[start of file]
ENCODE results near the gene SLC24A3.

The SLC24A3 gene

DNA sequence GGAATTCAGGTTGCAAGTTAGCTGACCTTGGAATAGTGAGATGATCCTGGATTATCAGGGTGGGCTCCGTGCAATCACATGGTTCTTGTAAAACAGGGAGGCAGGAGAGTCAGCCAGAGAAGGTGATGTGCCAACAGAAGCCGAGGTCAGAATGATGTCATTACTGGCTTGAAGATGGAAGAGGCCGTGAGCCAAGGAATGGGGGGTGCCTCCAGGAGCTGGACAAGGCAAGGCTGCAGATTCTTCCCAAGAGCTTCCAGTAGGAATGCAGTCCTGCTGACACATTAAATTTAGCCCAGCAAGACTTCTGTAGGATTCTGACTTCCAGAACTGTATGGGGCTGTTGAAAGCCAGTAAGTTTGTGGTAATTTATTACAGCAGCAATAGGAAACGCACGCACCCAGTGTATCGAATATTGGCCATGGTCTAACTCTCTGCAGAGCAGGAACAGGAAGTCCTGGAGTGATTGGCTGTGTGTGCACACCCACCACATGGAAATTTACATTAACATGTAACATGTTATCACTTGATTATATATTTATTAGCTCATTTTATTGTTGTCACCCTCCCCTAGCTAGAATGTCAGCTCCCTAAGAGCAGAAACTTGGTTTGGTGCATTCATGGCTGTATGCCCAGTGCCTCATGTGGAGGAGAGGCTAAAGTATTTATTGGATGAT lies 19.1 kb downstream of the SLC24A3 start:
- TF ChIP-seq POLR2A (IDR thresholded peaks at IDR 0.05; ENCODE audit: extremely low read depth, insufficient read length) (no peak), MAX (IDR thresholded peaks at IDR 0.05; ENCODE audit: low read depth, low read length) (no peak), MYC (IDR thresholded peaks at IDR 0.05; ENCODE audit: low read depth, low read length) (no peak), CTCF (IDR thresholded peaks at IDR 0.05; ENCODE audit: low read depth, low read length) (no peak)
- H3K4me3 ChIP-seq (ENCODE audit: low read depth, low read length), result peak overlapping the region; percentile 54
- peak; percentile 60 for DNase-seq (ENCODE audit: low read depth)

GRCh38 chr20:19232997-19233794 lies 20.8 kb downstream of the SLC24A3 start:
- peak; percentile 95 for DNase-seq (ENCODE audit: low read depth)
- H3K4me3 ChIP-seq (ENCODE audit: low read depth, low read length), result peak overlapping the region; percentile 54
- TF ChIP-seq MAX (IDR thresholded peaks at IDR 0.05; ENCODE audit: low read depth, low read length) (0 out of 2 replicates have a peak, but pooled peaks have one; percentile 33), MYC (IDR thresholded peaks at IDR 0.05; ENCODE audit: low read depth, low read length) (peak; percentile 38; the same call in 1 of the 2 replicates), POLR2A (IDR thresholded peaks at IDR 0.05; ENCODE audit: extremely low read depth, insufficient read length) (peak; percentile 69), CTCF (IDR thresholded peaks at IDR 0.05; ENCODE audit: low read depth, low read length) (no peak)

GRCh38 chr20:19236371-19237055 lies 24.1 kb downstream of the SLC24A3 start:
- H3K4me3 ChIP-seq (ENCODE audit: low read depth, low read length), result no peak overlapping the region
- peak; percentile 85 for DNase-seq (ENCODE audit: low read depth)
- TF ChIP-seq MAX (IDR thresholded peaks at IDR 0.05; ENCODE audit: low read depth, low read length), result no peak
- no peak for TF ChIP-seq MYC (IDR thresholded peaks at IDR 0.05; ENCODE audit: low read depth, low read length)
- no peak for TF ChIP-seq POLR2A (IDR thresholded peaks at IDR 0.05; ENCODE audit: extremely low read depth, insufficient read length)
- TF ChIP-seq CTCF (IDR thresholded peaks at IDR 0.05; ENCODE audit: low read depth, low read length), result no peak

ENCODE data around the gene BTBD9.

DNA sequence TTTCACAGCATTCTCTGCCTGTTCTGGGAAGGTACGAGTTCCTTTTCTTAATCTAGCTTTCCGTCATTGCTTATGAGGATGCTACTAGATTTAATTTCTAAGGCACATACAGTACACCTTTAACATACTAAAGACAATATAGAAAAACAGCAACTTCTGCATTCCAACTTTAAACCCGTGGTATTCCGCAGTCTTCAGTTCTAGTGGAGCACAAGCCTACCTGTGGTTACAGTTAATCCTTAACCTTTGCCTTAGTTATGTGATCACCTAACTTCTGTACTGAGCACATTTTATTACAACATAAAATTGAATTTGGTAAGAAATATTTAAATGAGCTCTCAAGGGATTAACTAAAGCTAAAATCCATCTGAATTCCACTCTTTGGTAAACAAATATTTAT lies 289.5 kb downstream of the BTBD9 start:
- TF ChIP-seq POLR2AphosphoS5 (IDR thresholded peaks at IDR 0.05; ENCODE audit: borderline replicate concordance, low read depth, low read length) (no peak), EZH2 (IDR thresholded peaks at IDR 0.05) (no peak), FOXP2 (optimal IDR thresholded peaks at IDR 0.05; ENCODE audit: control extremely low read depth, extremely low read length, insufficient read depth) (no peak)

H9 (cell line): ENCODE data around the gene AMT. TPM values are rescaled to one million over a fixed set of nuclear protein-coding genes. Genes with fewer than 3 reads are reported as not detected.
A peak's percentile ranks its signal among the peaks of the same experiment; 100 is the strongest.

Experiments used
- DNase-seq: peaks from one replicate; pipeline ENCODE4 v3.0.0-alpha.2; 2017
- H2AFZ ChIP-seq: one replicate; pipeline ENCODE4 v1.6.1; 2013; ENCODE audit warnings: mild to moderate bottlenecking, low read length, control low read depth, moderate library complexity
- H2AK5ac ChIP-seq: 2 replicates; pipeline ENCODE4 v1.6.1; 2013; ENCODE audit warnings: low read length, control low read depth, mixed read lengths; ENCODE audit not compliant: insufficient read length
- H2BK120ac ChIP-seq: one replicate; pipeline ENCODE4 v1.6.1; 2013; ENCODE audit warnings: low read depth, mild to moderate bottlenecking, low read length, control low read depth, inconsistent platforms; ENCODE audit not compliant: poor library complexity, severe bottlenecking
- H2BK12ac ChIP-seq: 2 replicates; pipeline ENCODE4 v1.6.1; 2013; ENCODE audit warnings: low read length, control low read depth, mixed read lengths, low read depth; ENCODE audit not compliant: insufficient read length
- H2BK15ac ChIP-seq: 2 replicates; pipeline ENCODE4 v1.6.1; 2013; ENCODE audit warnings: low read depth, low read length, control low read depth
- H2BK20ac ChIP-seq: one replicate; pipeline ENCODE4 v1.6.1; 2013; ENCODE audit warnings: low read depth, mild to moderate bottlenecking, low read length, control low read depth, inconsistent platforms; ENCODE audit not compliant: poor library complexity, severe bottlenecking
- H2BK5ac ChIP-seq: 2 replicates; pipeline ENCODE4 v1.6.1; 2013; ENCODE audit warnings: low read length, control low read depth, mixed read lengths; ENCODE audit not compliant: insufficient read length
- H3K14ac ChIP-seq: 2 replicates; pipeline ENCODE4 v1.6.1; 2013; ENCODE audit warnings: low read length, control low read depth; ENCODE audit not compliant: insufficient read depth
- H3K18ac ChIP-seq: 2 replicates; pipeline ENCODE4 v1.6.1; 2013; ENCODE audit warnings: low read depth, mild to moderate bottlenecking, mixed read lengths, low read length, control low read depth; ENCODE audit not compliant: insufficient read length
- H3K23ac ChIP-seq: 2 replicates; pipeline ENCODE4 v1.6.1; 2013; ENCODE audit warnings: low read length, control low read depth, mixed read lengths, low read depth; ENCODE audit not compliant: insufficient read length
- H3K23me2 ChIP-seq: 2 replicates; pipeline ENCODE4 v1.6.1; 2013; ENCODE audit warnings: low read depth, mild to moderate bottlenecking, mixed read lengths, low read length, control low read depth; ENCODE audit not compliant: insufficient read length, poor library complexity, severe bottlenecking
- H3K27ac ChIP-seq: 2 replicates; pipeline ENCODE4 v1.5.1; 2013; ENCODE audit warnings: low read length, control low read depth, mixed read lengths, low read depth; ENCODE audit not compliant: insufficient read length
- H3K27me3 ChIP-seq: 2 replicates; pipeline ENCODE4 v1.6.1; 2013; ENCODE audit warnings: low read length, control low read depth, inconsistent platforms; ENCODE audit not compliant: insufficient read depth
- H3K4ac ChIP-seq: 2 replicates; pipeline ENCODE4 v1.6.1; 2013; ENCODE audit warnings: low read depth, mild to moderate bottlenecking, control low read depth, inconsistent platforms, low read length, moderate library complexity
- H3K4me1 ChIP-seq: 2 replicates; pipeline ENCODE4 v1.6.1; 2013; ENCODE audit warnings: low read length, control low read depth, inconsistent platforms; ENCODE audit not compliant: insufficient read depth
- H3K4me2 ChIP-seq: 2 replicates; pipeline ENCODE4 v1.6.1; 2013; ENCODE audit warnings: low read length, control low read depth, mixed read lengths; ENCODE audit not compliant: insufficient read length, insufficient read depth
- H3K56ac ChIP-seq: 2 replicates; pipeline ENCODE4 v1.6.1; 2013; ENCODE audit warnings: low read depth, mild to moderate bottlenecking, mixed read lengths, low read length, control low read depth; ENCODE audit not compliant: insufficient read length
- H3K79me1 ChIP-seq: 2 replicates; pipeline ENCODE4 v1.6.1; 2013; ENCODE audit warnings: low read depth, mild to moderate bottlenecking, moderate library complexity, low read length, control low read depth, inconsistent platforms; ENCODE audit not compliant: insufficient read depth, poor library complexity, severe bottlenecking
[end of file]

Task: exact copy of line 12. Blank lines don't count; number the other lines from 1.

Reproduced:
- H3K4me3 ChIP-seq (ENCODE audit: low read depth, low read length), result no peak overlapping the region